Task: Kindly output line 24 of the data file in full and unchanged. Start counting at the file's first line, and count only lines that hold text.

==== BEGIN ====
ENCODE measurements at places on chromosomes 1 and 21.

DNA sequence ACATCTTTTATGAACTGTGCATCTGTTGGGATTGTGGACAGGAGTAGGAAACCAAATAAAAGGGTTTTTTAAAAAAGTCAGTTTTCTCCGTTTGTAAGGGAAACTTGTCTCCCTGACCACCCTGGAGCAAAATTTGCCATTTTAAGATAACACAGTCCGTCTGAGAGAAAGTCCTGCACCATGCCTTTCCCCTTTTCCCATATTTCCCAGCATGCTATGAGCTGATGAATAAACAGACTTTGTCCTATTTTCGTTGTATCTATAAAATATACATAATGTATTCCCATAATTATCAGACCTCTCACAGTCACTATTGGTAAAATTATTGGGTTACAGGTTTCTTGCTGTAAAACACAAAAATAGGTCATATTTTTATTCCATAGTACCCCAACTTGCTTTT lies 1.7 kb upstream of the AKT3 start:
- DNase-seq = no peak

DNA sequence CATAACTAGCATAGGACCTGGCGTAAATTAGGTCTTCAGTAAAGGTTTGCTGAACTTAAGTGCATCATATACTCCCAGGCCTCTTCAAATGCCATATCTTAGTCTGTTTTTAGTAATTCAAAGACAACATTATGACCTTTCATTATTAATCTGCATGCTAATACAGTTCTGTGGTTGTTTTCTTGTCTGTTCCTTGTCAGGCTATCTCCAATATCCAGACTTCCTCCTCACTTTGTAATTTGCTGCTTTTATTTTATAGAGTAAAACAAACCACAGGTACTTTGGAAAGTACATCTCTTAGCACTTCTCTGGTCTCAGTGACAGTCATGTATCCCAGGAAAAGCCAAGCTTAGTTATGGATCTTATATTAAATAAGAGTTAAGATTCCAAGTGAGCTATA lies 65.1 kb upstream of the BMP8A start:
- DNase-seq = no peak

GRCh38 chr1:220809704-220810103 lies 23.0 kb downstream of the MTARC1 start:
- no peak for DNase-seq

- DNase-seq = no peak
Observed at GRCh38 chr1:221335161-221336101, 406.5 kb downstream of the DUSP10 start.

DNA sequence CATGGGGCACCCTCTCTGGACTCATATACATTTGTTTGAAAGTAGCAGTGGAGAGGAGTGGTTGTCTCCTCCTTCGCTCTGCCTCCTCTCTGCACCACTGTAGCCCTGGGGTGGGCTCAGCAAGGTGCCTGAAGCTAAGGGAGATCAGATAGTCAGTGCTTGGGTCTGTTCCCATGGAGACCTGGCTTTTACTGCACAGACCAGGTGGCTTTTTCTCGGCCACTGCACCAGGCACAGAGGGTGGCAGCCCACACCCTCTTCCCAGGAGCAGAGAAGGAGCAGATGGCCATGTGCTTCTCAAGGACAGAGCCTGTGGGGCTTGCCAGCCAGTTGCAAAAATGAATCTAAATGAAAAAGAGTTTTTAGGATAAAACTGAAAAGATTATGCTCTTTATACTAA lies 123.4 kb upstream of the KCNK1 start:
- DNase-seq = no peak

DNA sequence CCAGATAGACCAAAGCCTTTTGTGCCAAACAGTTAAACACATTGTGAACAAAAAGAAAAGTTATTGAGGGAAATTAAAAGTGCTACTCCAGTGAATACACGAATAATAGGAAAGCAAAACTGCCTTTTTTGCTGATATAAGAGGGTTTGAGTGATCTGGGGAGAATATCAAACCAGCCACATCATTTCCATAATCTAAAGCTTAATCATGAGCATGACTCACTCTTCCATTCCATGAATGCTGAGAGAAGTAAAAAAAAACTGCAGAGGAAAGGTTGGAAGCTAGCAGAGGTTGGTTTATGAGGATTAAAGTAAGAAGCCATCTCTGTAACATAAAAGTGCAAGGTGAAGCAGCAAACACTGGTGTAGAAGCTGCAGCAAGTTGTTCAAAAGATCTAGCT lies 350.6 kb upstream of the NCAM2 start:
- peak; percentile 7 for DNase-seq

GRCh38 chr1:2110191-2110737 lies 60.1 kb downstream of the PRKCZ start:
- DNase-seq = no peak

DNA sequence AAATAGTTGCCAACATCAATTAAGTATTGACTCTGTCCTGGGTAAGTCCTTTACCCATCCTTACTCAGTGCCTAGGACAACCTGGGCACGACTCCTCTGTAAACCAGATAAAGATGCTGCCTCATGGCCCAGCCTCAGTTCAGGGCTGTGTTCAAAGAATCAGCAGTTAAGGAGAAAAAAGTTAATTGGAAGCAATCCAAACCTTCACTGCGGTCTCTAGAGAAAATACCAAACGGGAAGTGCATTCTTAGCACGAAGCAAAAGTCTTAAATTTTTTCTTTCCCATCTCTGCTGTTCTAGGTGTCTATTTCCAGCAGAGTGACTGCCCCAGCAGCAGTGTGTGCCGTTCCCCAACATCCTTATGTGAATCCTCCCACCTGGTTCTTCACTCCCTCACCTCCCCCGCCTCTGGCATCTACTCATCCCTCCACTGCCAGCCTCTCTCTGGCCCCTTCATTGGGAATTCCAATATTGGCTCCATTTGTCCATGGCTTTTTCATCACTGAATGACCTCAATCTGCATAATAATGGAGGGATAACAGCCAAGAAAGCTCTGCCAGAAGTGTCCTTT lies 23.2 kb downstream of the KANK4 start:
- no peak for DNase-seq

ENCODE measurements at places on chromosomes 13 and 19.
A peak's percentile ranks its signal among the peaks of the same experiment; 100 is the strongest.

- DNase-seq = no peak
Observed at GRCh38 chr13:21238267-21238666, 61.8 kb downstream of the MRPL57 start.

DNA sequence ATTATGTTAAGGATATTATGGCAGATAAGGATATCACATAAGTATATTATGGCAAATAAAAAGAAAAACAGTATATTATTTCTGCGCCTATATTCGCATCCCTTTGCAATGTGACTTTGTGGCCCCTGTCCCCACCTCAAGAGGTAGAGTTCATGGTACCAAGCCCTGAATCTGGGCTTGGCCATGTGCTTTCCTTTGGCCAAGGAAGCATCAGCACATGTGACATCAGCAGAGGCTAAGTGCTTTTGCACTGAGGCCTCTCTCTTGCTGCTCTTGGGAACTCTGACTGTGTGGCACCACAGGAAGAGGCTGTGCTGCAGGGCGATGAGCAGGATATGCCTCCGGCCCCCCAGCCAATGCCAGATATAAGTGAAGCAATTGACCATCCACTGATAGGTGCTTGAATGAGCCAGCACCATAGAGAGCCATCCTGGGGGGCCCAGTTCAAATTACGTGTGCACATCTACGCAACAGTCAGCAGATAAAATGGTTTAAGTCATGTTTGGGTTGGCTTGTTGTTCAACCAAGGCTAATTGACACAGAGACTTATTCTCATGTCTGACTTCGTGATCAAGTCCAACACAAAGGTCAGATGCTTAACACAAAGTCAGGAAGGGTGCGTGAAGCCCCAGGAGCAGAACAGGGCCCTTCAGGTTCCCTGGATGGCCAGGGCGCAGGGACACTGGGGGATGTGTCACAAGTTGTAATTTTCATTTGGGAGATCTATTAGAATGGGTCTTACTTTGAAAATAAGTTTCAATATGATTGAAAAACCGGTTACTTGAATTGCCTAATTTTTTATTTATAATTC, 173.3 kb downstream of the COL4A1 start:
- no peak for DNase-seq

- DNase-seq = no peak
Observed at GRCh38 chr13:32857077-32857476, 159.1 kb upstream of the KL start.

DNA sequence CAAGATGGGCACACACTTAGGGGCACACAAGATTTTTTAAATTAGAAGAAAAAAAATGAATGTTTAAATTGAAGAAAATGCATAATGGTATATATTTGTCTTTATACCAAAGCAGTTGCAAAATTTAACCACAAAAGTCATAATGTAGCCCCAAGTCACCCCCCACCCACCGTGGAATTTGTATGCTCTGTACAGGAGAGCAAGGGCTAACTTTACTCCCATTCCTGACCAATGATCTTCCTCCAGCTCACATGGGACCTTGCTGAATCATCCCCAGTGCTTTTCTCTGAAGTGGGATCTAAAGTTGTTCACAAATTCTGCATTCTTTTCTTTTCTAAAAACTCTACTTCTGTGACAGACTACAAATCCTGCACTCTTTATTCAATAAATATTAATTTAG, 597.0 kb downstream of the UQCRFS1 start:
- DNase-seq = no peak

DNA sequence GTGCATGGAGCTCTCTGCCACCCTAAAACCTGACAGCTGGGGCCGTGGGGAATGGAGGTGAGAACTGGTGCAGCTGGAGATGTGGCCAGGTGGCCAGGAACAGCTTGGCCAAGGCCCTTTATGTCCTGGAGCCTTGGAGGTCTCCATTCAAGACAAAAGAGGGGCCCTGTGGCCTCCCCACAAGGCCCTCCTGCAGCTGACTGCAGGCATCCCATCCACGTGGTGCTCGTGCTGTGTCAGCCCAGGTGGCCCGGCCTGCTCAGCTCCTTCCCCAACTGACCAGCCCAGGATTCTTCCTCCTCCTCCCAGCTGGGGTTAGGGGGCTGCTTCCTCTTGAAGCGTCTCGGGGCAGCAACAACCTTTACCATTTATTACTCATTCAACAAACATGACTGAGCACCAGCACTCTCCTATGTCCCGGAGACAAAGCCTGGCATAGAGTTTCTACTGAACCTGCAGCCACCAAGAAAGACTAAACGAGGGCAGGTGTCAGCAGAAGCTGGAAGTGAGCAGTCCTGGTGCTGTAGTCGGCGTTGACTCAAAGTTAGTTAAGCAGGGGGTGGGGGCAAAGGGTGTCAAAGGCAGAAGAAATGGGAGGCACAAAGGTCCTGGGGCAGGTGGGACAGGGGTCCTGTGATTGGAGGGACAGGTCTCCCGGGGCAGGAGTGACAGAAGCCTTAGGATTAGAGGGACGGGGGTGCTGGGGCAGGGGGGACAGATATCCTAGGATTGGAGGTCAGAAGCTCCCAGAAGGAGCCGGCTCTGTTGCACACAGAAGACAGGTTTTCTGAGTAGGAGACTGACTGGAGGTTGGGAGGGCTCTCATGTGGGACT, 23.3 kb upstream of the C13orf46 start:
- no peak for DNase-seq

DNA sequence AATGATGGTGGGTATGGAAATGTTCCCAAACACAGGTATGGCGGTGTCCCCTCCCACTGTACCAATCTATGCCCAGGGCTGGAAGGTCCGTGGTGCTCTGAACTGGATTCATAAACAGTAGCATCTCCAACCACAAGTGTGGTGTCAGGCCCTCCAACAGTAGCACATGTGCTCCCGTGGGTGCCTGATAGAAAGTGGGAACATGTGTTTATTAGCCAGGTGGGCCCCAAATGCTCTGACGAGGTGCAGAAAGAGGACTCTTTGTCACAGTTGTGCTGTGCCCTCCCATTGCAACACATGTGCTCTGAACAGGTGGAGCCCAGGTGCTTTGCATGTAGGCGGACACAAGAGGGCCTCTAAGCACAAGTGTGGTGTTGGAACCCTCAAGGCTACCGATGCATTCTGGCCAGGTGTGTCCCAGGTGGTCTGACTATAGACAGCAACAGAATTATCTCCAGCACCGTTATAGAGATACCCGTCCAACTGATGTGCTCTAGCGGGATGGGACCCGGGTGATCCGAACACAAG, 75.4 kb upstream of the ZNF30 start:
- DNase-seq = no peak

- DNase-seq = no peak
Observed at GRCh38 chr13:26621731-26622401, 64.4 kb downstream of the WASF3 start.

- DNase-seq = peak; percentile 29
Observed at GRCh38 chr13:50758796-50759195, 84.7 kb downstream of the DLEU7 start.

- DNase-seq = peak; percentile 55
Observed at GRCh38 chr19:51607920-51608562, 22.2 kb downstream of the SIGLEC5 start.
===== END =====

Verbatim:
- DNase-seq = no peak